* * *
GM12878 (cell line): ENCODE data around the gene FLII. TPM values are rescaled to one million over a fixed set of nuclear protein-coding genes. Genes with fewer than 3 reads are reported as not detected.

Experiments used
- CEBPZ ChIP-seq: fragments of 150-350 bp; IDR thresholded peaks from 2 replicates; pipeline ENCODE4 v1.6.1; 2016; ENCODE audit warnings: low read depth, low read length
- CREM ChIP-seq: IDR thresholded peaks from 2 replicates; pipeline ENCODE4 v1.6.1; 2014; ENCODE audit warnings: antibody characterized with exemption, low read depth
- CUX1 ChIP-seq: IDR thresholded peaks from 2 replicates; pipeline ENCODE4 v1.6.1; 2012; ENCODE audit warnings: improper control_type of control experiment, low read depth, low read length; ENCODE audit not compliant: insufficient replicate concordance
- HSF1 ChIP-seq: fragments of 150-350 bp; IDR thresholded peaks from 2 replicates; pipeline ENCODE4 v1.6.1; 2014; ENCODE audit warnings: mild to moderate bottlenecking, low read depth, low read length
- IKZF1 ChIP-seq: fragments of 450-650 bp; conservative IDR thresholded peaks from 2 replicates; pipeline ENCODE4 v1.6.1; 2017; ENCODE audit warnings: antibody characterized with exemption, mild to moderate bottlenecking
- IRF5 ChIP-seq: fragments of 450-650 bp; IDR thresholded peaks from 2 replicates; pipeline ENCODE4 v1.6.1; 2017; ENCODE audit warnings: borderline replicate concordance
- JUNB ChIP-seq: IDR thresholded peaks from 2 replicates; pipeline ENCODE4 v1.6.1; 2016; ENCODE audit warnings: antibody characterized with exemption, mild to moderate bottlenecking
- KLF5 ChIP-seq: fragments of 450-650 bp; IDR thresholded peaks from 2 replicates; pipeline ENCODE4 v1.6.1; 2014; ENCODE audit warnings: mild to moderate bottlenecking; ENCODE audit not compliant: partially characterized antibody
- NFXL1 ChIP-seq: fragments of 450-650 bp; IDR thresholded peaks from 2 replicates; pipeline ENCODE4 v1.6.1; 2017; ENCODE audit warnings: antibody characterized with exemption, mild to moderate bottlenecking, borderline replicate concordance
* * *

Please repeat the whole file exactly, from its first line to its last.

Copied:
GM12878 (cell line): ENCODE data around the gene FLII. TPM values are rescaled to one million over a fixed set of nuclear protein-coding genes. Genes with fewer than 3 reads are reported as not detected.

Experiments used
- CEBPZ ChIP-seq: fragments of 150-350 bp; IDR thresholded peaks from 2 replicates; pipeline ENCODE4 v1.6.1; 2016; ENCODE audit warnings: low read depth, low read length
- CREM ChIP-seq: IDR thresholded peaks from 2 replicates; pipeline ENCODE4 v1.6.1; 2014; ENCODE audit warnings: antibody characterized with exemption, low read depth
- CUX1 ChIP-seq: IDR thresholded peaks from 2 replicates; pipeline ENCODE4 v1.6.1; 2012; ENCODE audit warnings: improper control_type of control experiment, low read depth, low read length; ENCODE audit not compliant: insufficient replicate concordance
- HSF1 ChIP-seq: fragments of 150-350 bp; IDR thresholded peaks from 2 replicates; pipeline ENCODE4 v1.6.1; 2014; ENCODE audit warnings: mild to moderate bottlenecking, low read depth, low read length
- IKZF1 ChIP-seq: fragments of 450-650 bp; conservative IDR thresholded peaks from 2 replicates; pipeline ENCODE4 v1.6.1; 2017; ENCODE audit warnings: antibody characterized with exemption, mild to moderate bottlenecking
- IRF5 ChIP-seq: fragments of 450-650 bp; IDR thresholded peaks from 2 replicates; pipeline ENCODE4 v1.6.1; 2017; ENCODE audit warnings: borderline replicate concordance
- JUNB ChIP-seq: IDR thresholded peaks from 2 replicates; pipeline ENCODE4 v1.6.1; 2016; ENCODE audit warnings: antibody characterized with exemption, mild to moderate bottlenecking
- KLF5 ChIP-seq: fragments of 450-650 bp; IDR thresholded peaks from 2 replicates; pipeline ENCODE4 v1.6.1; 2014; ENCODE audit warnings: mild to moderate bottlenecking; ENCODE audit not compliant: partially characterized antibody
- NFXL1 ChIP-seq: fragments of 450-650 bp; IDR thresholded peaks from 2 replicates; pipeline ENCODE4 v1.6.1; 2017; ENCODE audit warnings: antibody characterized with exemption, mild to moderate bottlenecking, borderline replicate concordance